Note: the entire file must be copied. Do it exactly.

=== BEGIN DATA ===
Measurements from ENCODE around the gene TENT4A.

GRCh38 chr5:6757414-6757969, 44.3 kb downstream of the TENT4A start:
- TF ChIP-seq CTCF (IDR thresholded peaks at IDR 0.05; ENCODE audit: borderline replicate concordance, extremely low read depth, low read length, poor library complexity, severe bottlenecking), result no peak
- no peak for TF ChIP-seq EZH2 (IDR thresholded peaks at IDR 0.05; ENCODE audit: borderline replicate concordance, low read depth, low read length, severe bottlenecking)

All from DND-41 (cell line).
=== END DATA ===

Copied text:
Measurements from ENCODE around the gene TENT4A.

GRCh38 chr5:6757414-6757969, 44.3 kb downstream of the TENT4A start:
- TF ChIP-seq CTCF (IDR thresholded peaks at IDR 0.05; ENCODE audit: borderline replicate concordance, extremely low read depth, low read length, poor library complexity, severe bottlenecking), result no peak
- no peak for TF ChIP-seq EZH2 (IDR thresholded peaks at IDR 0.05; ENCODE audit: borderline replicate concordance, low read depth, low read length, severe bottlenecking)

All from DND-41 (cell line).